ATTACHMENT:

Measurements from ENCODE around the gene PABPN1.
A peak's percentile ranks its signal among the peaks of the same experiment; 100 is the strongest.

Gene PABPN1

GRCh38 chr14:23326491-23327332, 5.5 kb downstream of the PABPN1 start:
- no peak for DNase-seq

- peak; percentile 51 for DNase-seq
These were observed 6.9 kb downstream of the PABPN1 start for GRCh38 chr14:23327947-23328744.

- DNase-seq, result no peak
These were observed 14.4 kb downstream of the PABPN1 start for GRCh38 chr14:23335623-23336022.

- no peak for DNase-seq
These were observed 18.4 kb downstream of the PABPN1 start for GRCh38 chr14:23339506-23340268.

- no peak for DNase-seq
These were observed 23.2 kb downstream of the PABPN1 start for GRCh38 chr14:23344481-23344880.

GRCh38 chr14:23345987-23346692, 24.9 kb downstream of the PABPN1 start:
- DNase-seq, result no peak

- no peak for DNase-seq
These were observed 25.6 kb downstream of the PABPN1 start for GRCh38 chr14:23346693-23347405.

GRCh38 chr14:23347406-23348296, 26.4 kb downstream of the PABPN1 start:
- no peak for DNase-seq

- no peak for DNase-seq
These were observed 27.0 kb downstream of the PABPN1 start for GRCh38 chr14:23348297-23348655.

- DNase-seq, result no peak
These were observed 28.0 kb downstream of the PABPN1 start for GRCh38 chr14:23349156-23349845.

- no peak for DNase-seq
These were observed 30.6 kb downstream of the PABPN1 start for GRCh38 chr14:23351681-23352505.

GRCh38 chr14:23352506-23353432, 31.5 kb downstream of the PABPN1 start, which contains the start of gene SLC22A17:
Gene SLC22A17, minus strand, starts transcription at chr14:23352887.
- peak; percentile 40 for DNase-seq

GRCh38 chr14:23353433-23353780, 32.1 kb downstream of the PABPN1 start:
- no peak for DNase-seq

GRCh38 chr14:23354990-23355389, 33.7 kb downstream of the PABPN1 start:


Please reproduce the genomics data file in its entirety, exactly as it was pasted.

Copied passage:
Measurements from ENCODE around the gene PABPN1.
A peak's percentile ranks its signal among the peaks of the same experiment; 100 is the strongest.

Gene PABPN1

GRCh38 chr14:23326491-23327332, 5.5 kb downstream of the PABPN1 start:
- no peak for DNase-seq

- peak; percentile 51 for DNase-seq
These were observed 6.9 kb downstream of the PABPN1 start for GRCh38 chr14:23327947-23328744.

- DNase-seq, result no peak
These were observed 14.4 kb downstream of the PABPN1 start for GRCh38 chr14:23335623-23336022.

- no peak for DNase-seq
These were observed 18.4 kb downstream of the PABPN1 start for GRCh38 chr14:23339506-23340268.

- no peak for DNase-seq
These were observed 23.2 kb downstream of the PABPN1 start for GRCh38 chr14:23344481-23344880.

GRCh38 chr14:23345987-23346692, 24.9 kb downstream of the PABPN1 start:
- DNase-seq, result no peak

- no peak for DNase-seq
These were observed 25.6 kb downstream of the PABPN1 start for GRCh38 chr14:23346693-23347405.

GRCh38 chr14:23347406-23348296, 26.4 kb downstream of the PABPN1 start:
- no peak for DNase-seq

- no peak for DNase-seq
These were observed 27.0 kb downstream of the PABPN1 start for GRCh38 chr14:23348297-23348655.

- DNase-seq, result no peak
These were observed 28.0 kb downstream of the PABPN1 start for GRCh38 chr14:23349156-23349845.

- no peak for DNase-seq
These were observed 30.6 kb downstream of the PABPN1 start for GRCh38 chr14:23351681-23352505.

GRCh38 chr14:23352506-23353432, 31.5 kb downstream of the PABPN1 start, which contains the start of gene SLC22A17:
Gene SLC22A17, minus strand, starts transcription at chr14:23352887.
- peak; percentile 40 for DNase-seq

GRCh38 chr14:23353433-23353780, 32.1 kb downstream of the PABPN1 start:
- no peak for DNase-seq

GRCh38 chr14:23354990-23355389, 33.7 kb downstream of the PABPN1 start: